Plus IconWill I have to talk at each group?

The group will encourage disclosure and the exploration of personal issues. However, members should never feel forced to disclose. Members will disclose at their pace. Additionally, with some of the more psychoeducationally focused groups emphasizing provision and exploration of information pertaining to the related topic, some students can, just as in their academic classes, use the time in therapy to listen and take in information which they can apply to themselves later in the privacy of their own thoughts and lives.  In all situations, however, the greatest benefit for individuals and the group is the free and open exchange and sharing of information and perspectives by all persons.

Plus IconHow do I decide what group is right for me?

Your initial intake/telephone consultation mental health professional or ongoing individual therapist may suggest group therapy for you based on your unique needs and goals.  Groups are tailored to fit the current and most common goals of students who come to Counseling and Psychological Services.

Crisis and Emergency Services

Plus IconWhat is a mental health crisis?

Although the definition of crisis is different depending on the uniqueness of each individual, an emotional crisis is generally defined as an intense and painful response to a difficulty that exceeds the ability of the person to respond with their own healthy coping skills.  Responding to crisis is critical when the individual has experienced:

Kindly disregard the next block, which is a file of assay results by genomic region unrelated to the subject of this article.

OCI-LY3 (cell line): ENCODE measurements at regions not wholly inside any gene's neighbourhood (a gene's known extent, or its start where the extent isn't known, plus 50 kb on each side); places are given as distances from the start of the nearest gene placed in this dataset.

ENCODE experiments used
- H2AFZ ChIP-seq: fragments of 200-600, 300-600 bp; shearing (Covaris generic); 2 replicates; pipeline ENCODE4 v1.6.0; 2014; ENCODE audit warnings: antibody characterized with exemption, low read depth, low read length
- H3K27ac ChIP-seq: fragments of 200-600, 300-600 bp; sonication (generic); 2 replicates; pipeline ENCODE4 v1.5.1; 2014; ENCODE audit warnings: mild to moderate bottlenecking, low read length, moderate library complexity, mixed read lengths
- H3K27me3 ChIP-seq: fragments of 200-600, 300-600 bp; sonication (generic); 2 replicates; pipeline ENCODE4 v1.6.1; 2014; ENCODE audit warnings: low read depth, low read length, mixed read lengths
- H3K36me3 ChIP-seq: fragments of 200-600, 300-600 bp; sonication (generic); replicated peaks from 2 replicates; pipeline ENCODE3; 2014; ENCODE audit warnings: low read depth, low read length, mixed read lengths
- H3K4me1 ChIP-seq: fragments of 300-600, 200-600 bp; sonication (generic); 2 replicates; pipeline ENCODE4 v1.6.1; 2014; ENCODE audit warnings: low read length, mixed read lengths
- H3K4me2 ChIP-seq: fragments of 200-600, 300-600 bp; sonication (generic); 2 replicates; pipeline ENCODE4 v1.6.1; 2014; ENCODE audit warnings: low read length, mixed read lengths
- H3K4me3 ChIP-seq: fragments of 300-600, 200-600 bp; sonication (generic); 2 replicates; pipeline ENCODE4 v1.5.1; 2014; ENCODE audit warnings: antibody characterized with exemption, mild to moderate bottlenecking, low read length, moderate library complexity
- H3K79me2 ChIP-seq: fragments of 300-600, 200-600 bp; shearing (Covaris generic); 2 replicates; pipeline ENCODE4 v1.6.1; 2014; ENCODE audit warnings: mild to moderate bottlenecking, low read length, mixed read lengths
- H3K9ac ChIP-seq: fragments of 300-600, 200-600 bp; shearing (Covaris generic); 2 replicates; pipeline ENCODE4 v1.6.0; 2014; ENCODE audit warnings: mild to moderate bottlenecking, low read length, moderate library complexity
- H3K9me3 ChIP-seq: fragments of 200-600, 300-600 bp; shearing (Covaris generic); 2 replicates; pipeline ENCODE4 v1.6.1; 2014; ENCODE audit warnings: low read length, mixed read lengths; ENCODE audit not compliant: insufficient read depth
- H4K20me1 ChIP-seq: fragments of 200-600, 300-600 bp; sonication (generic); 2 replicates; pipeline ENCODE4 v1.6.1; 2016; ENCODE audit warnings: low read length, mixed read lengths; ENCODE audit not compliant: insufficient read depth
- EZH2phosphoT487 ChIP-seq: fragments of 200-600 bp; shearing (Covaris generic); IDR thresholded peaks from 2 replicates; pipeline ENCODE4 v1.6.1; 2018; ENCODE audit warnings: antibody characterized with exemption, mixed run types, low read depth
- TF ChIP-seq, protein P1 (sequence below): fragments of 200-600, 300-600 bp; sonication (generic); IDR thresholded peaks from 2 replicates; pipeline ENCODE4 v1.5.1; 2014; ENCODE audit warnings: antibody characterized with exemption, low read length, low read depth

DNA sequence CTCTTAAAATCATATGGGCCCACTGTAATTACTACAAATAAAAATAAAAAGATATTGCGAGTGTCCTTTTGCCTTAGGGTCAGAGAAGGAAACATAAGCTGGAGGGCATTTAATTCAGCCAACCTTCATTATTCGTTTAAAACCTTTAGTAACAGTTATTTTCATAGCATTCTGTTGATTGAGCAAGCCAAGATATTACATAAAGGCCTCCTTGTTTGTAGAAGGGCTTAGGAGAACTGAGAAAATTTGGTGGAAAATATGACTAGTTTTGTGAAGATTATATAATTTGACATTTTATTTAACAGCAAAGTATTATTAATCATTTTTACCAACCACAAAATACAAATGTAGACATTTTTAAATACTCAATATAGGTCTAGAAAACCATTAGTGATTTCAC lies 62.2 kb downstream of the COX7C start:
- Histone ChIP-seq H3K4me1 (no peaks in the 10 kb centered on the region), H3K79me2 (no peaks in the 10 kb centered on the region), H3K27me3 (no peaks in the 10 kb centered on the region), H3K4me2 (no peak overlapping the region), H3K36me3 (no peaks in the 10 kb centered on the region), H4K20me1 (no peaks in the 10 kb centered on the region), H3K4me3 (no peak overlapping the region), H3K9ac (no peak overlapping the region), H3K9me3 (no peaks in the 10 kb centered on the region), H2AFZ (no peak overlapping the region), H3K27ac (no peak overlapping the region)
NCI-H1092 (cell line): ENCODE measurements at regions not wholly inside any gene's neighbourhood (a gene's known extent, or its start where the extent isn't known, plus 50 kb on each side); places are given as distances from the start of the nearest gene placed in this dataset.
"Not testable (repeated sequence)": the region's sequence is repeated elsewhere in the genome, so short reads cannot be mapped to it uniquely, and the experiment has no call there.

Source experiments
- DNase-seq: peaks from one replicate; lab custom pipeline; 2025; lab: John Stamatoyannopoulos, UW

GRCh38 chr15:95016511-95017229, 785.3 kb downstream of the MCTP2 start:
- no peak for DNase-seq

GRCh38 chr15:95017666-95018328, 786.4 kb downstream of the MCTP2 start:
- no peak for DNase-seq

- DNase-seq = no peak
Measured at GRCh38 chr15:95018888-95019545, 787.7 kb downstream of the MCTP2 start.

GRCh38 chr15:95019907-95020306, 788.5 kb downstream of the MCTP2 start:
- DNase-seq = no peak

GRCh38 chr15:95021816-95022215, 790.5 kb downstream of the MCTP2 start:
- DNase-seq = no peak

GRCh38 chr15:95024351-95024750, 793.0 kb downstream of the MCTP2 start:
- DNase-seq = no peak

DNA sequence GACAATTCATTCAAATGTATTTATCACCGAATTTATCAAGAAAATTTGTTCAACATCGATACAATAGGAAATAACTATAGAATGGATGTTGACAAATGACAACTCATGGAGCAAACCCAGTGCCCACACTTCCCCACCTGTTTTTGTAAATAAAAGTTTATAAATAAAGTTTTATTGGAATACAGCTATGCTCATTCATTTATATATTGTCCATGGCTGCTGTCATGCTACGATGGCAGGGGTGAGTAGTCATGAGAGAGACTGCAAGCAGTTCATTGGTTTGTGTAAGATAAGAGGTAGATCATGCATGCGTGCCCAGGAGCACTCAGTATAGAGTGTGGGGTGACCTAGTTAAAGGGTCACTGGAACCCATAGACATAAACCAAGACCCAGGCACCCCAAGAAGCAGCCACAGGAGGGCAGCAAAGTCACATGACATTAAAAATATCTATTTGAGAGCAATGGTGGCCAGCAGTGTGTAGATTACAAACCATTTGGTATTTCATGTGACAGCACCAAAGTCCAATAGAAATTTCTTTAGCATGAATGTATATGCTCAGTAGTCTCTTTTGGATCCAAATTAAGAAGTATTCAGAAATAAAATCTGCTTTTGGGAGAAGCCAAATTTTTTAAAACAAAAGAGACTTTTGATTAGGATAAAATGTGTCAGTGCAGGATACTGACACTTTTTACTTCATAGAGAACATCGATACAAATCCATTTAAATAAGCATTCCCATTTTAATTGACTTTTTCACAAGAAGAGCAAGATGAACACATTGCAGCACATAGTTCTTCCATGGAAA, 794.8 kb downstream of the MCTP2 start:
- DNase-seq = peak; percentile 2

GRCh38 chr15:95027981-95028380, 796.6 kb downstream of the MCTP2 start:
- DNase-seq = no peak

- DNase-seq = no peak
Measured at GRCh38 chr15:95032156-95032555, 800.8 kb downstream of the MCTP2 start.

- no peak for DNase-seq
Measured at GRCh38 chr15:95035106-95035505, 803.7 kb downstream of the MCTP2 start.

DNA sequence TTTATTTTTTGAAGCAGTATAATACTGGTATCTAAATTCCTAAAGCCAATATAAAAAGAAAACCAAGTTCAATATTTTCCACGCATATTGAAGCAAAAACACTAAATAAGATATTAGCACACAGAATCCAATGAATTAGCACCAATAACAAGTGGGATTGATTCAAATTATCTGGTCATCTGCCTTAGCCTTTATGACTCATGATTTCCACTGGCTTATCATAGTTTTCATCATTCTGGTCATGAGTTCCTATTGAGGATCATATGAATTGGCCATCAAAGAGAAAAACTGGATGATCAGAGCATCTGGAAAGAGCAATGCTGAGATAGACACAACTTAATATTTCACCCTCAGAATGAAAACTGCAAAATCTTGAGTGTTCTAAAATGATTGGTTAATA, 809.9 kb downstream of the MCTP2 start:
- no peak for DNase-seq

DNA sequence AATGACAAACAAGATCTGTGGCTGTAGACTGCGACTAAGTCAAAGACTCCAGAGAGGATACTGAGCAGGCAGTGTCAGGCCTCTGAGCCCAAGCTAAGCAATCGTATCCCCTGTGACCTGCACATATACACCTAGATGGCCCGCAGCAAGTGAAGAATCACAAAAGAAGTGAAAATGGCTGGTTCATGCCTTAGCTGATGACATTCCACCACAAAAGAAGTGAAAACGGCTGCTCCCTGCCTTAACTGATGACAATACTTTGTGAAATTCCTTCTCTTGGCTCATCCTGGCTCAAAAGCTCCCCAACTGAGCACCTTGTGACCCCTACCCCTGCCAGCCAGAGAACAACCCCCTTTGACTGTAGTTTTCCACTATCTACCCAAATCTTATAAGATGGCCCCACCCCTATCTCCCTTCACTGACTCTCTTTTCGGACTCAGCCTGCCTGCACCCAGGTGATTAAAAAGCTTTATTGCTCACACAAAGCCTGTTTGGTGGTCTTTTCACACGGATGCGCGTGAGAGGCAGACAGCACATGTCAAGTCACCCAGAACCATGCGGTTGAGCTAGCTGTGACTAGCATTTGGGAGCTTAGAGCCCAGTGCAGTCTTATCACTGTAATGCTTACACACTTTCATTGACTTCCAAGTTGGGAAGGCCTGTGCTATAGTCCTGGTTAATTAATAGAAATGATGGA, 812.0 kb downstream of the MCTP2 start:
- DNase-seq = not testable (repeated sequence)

1. suicidal or homicidal thoughts or impulses;
  2. sexual or physical assault;
  3. hearing voices or otherwise misperceiving reality;
  4. any major disruption in ability to function
  5. experiencing an overwhelming loss or tragedy
Plus IconHow do I refer a student of concern to Counseling & Psychological Services (CPS)?
  • You can encourage the student to come to CPS and provide information about the location, phone number, how to make an appointment, and any positive experiences you may have had with CPS.
  • It might also be helpful to assist the student in making the first contact with CPS.  You could offer to assist by making the first call to schedule a counseling appointment together or you could escort the student to the Counseling & Psychological Services office in the August Center.
  • If you are unsure of how or when to refer a student, you can always contact CPS for consultation.